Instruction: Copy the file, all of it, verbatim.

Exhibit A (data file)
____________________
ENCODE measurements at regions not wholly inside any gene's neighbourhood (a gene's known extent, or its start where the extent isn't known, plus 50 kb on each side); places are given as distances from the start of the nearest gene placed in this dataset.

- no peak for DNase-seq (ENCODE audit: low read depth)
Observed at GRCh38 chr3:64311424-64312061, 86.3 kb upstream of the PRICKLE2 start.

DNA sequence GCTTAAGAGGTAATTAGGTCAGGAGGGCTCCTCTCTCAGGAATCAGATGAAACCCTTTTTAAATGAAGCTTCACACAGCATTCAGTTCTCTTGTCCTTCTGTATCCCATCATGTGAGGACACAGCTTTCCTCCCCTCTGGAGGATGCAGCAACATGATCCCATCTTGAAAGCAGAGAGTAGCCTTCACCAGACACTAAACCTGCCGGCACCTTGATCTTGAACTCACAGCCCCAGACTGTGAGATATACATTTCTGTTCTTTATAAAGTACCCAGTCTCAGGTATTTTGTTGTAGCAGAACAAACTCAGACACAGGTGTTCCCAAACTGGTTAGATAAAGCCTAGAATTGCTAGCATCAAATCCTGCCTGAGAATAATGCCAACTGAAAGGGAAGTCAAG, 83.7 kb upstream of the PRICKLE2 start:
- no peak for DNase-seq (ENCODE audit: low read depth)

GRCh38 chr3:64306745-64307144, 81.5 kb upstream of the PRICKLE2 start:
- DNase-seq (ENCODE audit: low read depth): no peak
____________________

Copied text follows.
ENCODE measurements at regions not wholly inside any gene's neighbourhood (a gene's known extent, or its start where the extent isn't known, plus 50 kb on each side); places are given as distances from the start of the nearest gene placed in this dataset.

- no peak for DNase-seq (ENCODE audit: low read depth)
Observed at GRCh38 chr3:64311424-64312061, 86.3 kb upstream of the PRICKLE2 start.

DNA sequence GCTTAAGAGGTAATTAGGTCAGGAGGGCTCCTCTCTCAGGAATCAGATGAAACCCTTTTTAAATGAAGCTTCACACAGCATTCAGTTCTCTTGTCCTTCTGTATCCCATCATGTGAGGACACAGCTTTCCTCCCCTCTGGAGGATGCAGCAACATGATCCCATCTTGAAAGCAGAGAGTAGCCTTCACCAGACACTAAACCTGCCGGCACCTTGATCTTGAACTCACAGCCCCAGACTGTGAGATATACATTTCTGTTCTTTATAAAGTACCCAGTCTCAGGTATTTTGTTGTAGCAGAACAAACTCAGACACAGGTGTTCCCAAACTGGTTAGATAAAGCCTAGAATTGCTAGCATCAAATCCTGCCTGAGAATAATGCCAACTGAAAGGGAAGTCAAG, 83.7 kb upstream of the PRICKLE2 start:
- no peak for DNase-seq (ENCODE audit: low read depth)

GRCh38 chr3:64306745-64307144, 81.5 kb upstream of the PRICKLE2 start:
- DNase-seq (ENCODE audit: low read depth): no peak